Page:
Book Review of “The Song Machine: Inside the Hit Factory”

Image from Pixabay

Image from Pixabay

It is my completely unscientific theory that the music which often matters most to people is the music they listened to when they were young. From Stravinsky to Springsteen to Taylor Swift, the tunes of your youth will likely stay with you for life. These recordings will always get your attention whenever you hear them and perpetually occupy a special place in your heart from their opening bars to their final fades.

Is there really anyone of any age having any music preference who doesn’t get the chills or at very least tap a toe every time they hear the majesty of the Rite of Spring, the propulsive launch of Born to Run, or the megawatt energy of Shake It Off?

Today’s Music Biz and How It Got That Way

The music, artists, producers and companies who are the subjects in The Song Machine: Inside the Hit Factory (W.W. Norton & Company, 2015), by John Seabrook, are not those that I happened to grow up with. Nonetheless, for interested readers who either did or did not come of age at some point during the past two decades, this highly engaging account of the extraordinary changes throughout the music industry will provide readers with a compelling narrative, cultural history, and business case study. This book further excels as an insightful guide through the music industry’s production processes of writing, recording, marketing, distributing and performing today’s chart-topping tunes.

Like a well-arranged progression of chords, each successive chapter skillfully takes you deeper into the operations of the leaders and innovators of the music industry. It is not so much about the music celebrities’ personal lives as it is about the trajectories of their careers, particularly importance of steadily creating viable hits. Moreover, it carefully examines how smash recordings are well-crafted by everyone involved in their creation to make certain they succeed with global music audiences.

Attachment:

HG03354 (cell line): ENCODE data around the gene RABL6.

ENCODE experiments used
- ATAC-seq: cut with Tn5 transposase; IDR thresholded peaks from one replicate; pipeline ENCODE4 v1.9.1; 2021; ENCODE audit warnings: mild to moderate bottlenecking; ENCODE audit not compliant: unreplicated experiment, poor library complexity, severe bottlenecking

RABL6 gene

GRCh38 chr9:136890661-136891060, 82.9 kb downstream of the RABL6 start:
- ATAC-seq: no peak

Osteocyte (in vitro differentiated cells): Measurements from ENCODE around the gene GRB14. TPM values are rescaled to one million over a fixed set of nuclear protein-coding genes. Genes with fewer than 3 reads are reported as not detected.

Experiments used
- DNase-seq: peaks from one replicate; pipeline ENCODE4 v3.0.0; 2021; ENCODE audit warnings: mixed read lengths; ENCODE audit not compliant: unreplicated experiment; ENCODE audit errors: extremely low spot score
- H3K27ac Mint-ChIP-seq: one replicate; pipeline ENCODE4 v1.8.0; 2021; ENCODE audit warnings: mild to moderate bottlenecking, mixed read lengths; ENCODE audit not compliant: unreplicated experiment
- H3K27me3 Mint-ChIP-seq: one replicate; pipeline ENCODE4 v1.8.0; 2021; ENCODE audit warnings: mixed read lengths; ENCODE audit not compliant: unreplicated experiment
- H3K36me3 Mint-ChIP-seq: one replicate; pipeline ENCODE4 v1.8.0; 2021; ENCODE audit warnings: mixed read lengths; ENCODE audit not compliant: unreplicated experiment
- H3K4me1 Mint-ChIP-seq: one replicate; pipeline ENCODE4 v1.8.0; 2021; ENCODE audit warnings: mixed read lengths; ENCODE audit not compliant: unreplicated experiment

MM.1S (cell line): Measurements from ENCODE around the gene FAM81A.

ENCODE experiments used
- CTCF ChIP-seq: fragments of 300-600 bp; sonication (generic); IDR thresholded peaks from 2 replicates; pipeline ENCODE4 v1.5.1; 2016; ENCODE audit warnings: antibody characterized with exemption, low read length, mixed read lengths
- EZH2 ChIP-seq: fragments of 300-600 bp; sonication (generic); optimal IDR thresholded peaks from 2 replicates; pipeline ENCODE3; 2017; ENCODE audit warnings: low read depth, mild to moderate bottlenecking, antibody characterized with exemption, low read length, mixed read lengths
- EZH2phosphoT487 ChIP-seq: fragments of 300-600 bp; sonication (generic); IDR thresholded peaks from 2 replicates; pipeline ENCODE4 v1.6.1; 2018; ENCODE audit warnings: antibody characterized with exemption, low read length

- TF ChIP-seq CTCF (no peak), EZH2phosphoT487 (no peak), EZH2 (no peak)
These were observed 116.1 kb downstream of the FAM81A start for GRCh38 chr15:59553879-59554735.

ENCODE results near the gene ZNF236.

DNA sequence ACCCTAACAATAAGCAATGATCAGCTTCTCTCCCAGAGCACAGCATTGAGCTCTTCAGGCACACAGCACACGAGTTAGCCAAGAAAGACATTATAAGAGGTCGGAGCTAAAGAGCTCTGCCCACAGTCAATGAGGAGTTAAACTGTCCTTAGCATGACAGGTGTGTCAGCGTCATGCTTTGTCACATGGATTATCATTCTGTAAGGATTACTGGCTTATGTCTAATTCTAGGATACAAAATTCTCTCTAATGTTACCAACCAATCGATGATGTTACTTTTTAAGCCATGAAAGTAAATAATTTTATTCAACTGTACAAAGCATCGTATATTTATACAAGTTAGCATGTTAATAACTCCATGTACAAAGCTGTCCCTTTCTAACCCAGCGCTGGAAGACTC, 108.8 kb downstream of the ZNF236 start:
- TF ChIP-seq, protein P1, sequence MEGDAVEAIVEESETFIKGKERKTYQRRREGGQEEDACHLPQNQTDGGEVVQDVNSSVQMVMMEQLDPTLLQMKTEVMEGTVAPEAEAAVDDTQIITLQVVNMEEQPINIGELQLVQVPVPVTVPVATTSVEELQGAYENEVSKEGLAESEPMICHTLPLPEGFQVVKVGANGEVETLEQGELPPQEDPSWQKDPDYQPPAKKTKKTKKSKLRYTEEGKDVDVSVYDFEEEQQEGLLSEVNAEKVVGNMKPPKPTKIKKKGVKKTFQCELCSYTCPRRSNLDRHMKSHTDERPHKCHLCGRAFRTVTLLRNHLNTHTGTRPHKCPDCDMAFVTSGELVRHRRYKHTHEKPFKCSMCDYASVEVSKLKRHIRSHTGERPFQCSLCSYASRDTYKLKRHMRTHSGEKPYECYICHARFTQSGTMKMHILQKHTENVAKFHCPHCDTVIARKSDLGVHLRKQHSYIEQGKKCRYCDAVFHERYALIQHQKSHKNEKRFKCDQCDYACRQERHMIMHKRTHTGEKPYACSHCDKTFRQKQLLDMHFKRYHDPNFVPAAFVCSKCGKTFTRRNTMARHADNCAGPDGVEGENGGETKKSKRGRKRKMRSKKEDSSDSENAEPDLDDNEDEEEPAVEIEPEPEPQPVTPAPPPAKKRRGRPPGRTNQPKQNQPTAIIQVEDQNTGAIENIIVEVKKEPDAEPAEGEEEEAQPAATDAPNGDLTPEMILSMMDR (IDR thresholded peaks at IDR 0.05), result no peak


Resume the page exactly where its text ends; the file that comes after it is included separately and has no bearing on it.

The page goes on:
Seabrook illuminates exactly how many of today’s hits, as well as misses, have enough deliberate calculation in the assembly of their beats, lyrics and evocative musical “hooks” to send a rocket to, well, Nep-tune and back. His exposition of the evolution of the “hit factory” takes place beginning early Euro-Pop then on to the Backstreet Boys (and their competitors), and next to the emergence of today’s worldwide stars. He devotes quite a bit of his reporting to how this is done for today’s A-listers such as Rihanna, Katy Perry and Kesha by a small and closely knit group of writers and producers. How and why the leading creatives achieved their prominence in today’s music scene is also finely threaded throughout the book.

Going to a Global Go-Go

As colorfully detailed, the US is often the center of the music industry, with many of its leading participants gravitating towards New York and Los Angeles. There are other key international personalities from Europe and Asia. Sweden in particular had first given a start several of the most influential producers with long histories of innovation in Europe. Later on, they brought their work to the US and achieved even greater commercial success.

Another tectonic disruption, online file-sharing, is explained but not pursued in great depth. Rather, and rightfully so, the author chose to examine how purchasing and downloaded MP3s is now giving way to rising volumes of streaming. He reports on the webwide phenomenon of Spotify’s business model, including its disparate economic impacts upon consumers and musicians. (These seven Subway Fold posts also cover a range of developments involving Spotify.)

Clearly and by definition, factories are places where products are fabricated and shipped.  Their operations must be periodically modernized in order to remain competitive. So too, it has become imperative for today’s music industry to adapt or face decline. The Hit Factory takes readers deep and wide into this unique and worldwide production system where hits by many of the mega-stars’ hits are indeed manufactured. Seabrook’s expert prose conveys the incredible effort, business sense and precision this enterprise requires.

Two Part Harmony

If you have the opportunity to do so, I highly recommend reading both The Song Factory and How Music Got Free (previously reviewed in this August 31, 2015 Subway Fold post), together for a comprehensive understanding of how the multi-billion dollar music industry had fallen and then reinvented itself to rise again. Each book individually, and even more so together, deftly captures this unique world’s intersections of art, science and commerce.